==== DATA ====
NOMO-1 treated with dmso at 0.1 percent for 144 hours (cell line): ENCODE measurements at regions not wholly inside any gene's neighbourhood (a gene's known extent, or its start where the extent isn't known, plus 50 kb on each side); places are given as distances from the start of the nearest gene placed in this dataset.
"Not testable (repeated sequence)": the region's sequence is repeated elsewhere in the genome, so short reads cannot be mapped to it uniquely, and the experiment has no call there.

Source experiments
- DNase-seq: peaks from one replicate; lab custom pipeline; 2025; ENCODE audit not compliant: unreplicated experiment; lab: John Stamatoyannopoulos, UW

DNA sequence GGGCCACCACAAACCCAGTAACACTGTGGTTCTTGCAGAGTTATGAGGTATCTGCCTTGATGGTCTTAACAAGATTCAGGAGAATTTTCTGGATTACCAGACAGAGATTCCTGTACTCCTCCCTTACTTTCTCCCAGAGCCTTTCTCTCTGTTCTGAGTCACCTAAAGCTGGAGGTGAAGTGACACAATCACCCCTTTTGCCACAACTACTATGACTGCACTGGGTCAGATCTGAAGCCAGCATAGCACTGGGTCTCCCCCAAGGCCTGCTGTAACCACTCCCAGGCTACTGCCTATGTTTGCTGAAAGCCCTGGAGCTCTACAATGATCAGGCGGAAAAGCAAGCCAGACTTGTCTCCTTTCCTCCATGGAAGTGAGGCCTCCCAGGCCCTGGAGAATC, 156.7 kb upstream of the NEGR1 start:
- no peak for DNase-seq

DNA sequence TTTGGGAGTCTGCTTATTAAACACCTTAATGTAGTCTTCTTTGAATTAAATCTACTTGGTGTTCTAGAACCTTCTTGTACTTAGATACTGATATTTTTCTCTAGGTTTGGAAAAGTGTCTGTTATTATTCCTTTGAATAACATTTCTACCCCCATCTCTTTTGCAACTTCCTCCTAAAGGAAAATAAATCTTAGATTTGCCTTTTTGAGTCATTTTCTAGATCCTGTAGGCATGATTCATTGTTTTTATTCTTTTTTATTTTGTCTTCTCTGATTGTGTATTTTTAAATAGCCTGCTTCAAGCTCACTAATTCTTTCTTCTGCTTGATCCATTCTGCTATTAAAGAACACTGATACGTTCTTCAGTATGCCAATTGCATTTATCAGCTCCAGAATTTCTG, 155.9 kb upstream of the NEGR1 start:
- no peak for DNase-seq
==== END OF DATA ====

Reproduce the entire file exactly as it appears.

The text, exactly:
NOMO-1 treated with dmso at 0.1 percent for 144 hours (cell line): ENCODE measurements at regions not wholly inside any gene's neighbourhood (a gene's known extent, or its start where the extent isn't known, plus 50 kb on each side); places are given as distances from the start of the nearest gene placed in this dataset.
"Not testable (repeated sequence)": the region's sequence is repeated elsewhere in the genome, so short reads cannot be mapped to it uniquely, and the experiment has no call there.

Source experiments
- DNase-seq: peaks from one replicate; lab custom pipeline; 2025; ENCODE audit not compliant: unreplicated experiment; lab: John Stamatoyannopoulos, UW

DNA sequence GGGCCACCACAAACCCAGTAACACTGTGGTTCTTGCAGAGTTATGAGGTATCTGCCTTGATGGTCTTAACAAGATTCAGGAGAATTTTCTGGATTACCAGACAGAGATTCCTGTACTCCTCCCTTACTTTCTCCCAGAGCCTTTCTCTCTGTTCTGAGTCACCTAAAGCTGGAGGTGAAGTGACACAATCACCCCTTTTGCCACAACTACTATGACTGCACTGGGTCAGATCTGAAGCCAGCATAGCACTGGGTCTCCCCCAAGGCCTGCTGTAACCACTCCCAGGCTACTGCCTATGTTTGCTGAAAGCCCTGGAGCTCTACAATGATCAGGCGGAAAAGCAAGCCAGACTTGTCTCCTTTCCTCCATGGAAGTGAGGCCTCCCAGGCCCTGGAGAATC, 156.7 kb upstream of the NEGR1 start:
- no peak for DNase-seq

DNA sequence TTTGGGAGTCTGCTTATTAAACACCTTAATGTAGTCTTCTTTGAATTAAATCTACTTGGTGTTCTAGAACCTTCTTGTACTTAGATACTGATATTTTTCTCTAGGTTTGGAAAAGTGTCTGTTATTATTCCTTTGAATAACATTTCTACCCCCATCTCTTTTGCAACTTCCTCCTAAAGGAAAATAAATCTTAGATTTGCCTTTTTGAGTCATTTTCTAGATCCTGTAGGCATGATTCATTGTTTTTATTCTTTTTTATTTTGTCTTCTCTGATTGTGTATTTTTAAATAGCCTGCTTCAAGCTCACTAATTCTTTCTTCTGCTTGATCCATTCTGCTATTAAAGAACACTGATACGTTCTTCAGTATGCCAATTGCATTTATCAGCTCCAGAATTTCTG, 155.9 kb upstream of the NEGR1 start:
- no peak for DNase-seq